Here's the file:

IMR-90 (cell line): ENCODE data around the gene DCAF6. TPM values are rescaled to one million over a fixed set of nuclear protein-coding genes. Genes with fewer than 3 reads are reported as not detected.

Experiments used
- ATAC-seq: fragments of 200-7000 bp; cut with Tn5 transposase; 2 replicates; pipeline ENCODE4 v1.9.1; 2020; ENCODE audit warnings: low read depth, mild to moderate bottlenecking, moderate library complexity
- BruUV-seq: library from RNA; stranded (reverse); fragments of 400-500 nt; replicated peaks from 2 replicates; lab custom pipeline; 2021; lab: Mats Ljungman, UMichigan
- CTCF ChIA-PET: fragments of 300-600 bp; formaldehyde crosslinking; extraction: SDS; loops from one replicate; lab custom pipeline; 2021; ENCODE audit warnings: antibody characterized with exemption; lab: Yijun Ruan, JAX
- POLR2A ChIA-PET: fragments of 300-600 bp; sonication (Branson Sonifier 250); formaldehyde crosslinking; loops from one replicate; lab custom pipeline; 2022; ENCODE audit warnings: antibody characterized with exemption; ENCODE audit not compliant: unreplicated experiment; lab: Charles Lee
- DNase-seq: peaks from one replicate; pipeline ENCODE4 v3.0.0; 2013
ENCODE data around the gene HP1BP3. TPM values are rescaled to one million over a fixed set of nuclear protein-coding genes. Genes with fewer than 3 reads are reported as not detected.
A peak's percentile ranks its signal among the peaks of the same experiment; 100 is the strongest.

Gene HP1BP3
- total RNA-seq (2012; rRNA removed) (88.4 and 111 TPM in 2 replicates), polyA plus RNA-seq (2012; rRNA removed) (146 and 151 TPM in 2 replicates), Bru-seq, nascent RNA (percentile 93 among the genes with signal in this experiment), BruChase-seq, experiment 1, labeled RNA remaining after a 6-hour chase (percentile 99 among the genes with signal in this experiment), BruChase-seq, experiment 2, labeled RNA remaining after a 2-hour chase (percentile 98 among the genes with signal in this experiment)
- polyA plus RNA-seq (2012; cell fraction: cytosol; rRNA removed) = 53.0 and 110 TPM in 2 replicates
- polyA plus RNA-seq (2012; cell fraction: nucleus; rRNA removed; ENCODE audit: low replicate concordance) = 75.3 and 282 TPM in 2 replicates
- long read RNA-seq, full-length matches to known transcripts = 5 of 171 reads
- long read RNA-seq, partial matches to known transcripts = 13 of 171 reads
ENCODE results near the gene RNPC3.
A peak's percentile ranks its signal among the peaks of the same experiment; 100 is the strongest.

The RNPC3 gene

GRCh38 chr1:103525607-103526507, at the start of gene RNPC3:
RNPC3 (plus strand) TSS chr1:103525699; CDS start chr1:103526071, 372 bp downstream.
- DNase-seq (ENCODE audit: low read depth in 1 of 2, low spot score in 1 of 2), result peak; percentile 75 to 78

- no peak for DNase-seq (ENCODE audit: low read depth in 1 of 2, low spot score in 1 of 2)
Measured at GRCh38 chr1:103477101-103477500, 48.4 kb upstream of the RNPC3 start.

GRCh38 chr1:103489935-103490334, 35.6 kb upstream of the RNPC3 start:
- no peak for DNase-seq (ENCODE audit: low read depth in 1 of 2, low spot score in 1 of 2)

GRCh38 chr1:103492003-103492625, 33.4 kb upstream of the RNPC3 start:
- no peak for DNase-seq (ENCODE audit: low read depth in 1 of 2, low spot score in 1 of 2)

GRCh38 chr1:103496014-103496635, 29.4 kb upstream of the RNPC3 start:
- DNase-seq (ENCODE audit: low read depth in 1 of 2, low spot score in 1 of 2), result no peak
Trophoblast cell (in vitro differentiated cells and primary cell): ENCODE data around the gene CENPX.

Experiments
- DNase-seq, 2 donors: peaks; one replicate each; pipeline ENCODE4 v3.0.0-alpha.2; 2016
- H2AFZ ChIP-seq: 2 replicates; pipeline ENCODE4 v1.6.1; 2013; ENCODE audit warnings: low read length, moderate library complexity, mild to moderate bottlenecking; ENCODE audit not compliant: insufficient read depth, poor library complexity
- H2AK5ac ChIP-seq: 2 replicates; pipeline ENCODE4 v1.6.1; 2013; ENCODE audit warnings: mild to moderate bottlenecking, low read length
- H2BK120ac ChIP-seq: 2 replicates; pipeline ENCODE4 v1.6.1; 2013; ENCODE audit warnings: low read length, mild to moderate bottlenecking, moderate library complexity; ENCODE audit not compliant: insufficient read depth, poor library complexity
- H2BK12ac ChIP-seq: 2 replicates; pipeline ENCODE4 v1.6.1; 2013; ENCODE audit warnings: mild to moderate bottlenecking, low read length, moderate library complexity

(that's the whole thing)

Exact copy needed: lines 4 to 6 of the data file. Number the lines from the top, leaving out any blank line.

- BruUV-seq: library from RNA; stranded (reverse); fragments of 400-500 nt; replicated peaks from 2 replicates; lab custom pipeline; 2021; lab: Mats Ljungman, UMichigan
- CTCF ChIA-PET: fragments of 300-600 bp; formaldehyde crosslinking; extraction: SDS; loops from one replicate; lab custom pipeline; 2021; ENCODE audit warnings: antibody characterized with exemption; lab: Yijun Ruan, JAX
- POLR2A ChIA-PET: fragments of 300-600 bp; sonication (Branson Sonifier 250); formaldehyde crosslinking; loops from one replicate; lab custom pipeline; 2022; ENCODE audit warnings: antibody characterized with exemption; ENCODE audit not compliant: unreplicated experiment; lab: Charles Lee